If you have a job, you probably have had an evaluation. Depending on your role and place of employment this may happen annually or a few times each year. Evaluations are not unique to the education profession. Since this profession is rooted in growing and learning, it is reasonable to believe that the evaluation would be used as a tool to help teachers. Unfortunately, that may not always be the case.
This school year, my school adopted a new evaluation. Teachers who have been at my school for a while have had their evaluation tool changed several times. It was important for me to ensure that the teachers I supervise know what is in their evaluation and that I will coach them in those areas to get to mastery. Instead, some teachers’ experiences with the evaluation rubric are that it is a tool of harm.
When an employer chooses an evaluation rubric, this tool is supposed to show the employee’s effectiveness or lack thereof. The areas covered in a teacher evaluation are supposed to show how effective the teacher is in growing students academically and helping them master the academic standards. A good administrator helps teachers understand how they are doing on the various indicators that have provided coaching and development.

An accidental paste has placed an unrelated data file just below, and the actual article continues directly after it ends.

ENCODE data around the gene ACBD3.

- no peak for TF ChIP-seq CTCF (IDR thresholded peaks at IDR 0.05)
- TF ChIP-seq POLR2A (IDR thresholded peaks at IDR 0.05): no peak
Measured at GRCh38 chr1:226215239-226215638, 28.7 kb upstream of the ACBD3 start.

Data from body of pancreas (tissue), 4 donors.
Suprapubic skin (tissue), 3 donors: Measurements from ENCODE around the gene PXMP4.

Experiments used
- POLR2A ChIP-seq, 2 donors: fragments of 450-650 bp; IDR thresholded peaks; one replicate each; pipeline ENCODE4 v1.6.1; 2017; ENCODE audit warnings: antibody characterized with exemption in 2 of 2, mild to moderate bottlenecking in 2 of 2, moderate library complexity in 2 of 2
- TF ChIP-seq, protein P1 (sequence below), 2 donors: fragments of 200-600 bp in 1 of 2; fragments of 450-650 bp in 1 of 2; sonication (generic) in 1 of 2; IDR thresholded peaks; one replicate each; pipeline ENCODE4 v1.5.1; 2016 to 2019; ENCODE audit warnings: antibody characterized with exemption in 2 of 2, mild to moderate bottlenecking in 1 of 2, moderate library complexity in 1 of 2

I never want the evaluation to be a surprise. If a teacher is totally surprised by his or her evaluation, then the principal was not using the evaluation as an appropriate tool. Most teachers want to do well, but if the teacher is not receiving timely feedback, how can they improve? If the teacher is not being provided with coaching for their skill gaps, how can they improve? If evaluations rating are always a surprise, how does the principal still have a job?
Also, teachers have to take ownership. Each year, even as an administrator, I have expressed an area where I want more support from my evaluator. Sometimes teachers fear that this transparency will negatively impact their evaluation, but if the administrator actually wants to grow teachers’ skills, they should welcome this type of information from their teachers.
An evaluation should never be a hunt and punish tool. Administrators who do this aren’t leaders; they are emotional terrorizers. Teachers need support, and the evaluation should be a tool that aids in helping teachers understand where they are missing the mark, where they are doing well, and how they can keep improving.